As we recognized Thanksgiving this Thursday, it is appropriate to take stock in all that we should be grateful for. It could be the amazing and supportive people we are surrounded by every day or the positive events we experience whether as a result of our own efforts or maybe for no explainable reason at all. Even if you find yourself in challenging circumstances or surrounded by people who are less than supportive, there is still cause for gratitude. You may just have to dig a little deeper or search a bit harder, but it is there.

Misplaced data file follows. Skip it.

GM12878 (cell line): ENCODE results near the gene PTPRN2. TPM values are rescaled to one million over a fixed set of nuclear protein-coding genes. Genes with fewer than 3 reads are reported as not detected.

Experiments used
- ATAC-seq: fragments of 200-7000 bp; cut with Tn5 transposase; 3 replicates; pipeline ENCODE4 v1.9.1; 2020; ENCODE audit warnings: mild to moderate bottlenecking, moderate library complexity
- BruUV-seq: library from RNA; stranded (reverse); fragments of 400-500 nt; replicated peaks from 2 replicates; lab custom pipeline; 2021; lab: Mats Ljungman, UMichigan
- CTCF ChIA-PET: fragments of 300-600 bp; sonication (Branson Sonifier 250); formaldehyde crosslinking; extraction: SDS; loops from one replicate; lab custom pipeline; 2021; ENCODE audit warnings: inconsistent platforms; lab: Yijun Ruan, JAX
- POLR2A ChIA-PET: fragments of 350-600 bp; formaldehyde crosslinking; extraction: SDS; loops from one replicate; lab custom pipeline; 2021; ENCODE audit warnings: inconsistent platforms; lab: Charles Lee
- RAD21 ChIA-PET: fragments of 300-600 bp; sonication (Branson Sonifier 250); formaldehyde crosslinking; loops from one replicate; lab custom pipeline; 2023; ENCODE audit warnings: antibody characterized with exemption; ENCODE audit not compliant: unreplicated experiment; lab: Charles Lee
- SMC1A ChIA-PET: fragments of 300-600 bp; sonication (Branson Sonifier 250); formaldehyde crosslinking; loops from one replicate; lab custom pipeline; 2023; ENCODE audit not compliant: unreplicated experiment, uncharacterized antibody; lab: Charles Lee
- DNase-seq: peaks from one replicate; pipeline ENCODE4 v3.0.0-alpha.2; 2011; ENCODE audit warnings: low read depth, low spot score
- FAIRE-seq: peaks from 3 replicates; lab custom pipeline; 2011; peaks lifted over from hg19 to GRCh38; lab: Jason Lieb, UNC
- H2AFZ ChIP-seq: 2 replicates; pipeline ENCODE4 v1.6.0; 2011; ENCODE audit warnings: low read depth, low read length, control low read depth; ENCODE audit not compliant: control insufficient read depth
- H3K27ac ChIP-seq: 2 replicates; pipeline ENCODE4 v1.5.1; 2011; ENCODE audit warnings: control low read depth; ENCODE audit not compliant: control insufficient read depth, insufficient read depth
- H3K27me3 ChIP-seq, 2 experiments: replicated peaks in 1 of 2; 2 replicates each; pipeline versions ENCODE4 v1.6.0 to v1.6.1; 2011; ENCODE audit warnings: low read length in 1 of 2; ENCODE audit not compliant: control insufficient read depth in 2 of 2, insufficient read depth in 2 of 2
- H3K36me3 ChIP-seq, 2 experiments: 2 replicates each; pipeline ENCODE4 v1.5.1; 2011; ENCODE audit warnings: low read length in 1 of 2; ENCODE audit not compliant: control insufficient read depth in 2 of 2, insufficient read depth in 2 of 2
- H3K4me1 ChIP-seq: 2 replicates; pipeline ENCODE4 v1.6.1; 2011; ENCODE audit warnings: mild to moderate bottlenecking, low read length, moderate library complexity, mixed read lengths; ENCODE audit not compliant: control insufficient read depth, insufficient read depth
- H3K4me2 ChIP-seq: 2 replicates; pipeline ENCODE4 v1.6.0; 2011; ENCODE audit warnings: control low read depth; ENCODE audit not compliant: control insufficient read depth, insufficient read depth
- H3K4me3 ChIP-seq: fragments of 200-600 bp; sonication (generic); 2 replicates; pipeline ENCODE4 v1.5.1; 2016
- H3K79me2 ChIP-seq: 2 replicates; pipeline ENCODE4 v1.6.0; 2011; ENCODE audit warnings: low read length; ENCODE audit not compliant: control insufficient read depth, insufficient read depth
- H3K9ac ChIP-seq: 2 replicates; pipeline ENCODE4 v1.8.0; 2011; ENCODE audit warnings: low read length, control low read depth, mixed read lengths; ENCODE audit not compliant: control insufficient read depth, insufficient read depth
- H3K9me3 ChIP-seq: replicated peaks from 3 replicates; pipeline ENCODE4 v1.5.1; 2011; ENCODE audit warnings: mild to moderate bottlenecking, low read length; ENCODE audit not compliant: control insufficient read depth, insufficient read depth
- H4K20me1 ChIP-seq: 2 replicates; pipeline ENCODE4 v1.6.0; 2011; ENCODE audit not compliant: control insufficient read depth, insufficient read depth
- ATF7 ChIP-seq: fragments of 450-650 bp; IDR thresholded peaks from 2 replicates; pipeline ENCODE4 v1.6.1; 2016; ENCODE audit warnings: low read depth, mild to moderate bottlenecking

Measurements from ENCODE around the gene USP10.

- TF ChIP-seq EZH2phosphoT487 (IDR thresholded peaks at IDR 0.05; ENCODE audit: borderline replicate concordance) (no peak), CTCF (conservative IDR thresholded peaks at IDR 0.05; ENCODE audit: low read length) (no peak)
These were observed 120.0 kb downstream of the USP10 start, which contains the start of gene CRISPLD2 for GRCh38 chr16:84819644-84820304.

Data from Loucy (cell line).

If you are challenged by a work environment that you feel takes you for granted, take the time to share with those around you how grateful you are to have them in your life, even if for no other reason than they motivate you to pursue other exciting career opportunities. If you have had a rough financial year, be grateful that you have weathered the storm this far and use that challenge to look at things differently and possibly re-align some priorities. Maybe you have even lost a loved one recently and question what there is to be grateful for. Be grateful that they were in your life and cherish the memories you made together. Also, take this experience of loss to be even more grateful for those still here and never take a moment for granted.